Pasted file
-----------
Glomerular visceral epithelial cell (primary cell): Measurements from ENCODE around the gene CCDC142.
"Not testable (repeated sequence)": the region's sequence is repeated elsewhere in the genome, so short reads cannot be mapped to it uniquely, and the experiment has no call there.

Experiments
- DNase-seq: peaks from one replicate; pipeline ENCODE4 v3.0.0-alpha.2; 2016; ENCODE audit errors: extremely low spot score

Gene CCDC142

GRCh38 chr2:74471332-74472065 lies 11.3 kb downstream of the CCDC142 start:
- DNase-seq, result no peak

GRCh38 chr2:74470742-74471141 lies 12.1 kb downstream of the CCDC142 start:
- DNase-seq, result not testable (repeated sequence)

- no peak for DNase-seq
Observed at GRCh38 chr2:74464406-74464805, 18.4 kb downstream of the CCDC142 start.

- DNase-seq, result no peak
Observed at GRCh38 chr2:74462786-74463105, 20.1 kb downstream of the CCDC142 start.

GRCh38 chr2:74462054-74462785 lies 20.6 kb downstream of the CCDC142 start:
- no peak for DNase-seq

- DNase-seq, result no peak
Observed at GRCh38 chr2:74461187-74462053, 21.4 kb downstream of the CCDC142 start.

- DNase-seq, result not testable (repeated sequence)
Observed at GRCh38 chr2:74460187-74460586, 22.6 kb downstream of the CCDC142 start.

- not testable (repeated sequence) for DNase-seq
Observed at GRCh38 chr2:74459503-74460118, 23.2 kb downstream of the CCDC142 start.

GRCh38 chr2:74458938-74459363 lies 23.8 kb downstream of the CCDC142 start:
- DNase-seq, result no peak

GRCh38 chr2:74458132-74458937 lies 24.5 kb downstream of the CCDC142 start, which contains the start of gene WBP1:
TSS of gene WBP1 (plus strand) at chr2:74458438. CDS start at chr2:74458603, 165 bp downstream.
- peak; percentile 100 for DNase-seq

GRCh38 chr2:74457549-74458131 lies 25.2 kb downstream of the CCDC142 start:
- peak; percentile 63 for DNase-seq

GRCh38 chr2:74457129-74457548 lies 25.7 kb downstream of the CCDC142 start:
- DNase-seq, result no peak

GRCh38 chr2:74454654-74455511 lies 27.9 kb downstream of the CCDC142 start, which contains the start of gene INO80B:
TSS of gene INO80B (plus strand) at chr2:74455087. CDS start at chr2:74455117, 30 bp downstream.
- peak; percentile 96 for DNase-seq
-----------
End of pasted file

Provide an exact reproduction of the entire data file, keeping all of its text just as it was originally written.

Glomerular visceral epithelial cell (primary cell): Measurements from ENCODE around the gene CCDC142.
"Not testable (repeated sequence)": the region's sequence is repeated elsewhere in the genome, so short reads cannot be mapped to it uniquely, and the experiment has no call there.

Experiments
- DNase-seq: peaks from one replicate; pipeline ENCODE4 v3.0.0-alpha.2; 2016; ENCODE audit errors: extremely low spot score

Gene CCDC142

GRCh38 chr2:74471332-74472065 lies 11.3 kb downstream of the CCDC142 start:
- DNase-seq, result no peak

GRCh38 chr2:74470742-74471141 lies 12.1 kb downstream of the CCDC142 start:
- DNase-seq, result not testable (repeated sequence)

- no peak for DNase-seq
Observed at GRCh38 chr2:74464406-74464805, 18.4 kb downstream of the CCDC142 start.

- DNase-seq, result no peak
Observed at GRCh38 chr2:74462786-74463105, 20.1 kb downstream of the CCDC142 start.

GRCh38 chr2:74462054-74462785 lies 20.6 kb downstream of the CCDC142 start:
- no peak for DNase-seq

- DNase-seq, result no peak
Observed at GRCh38 chr2:74461187-74462053, 21.4 kb downstream of the CCDC142 start.

- DNase-seq, result not testable (repeated sequence)
Observed at GRCh38 chr2:74460187-74460586, 22.6 kb downstream of the CCDC142 start.

- not testable (repeated sequence) for DNase-seq
Observed at GRCh38 chr2:74459503-74460118, 23.2 kb downstream of the CCDC142 start.

GRCh38 chr2:74458938-74459363 lies 23.8 kb downstream of the CCDC142 start:
- DNase-seq, result no peak

GRCh38 chr2:74458132-74458937 lies 24.5 kb downstream of the CCDC142 start, which contains the start of gene WBP1:
TSS of gene WBP1 (plus strand) at chr2:74458438. CDS start at chr2:74458603, 165 bp downstream.
- peak; percentile 100 for DNase-seq

GRCh38 chr2:74457549-74458131 lies 25.2 kb downstream of the CCDC142 start:
- peak; percentile 63 for DNase-seq

GRCh38 chr2:74457129-74457548 lies 25.7 kb downstream of the CCDC142 start:
- DNase-seq, result no peak

GRCh38 chr2:74454654-74455511 lies 27.9 kb downstream of the CCDC142 start, which contains the start of gene INO80B:
TSS of gene INO80B (plus strand) at chr2:74455087. CDS start at chr2:74455117, 30 bp downstream.
- peak; percentile 96 for DNase-seq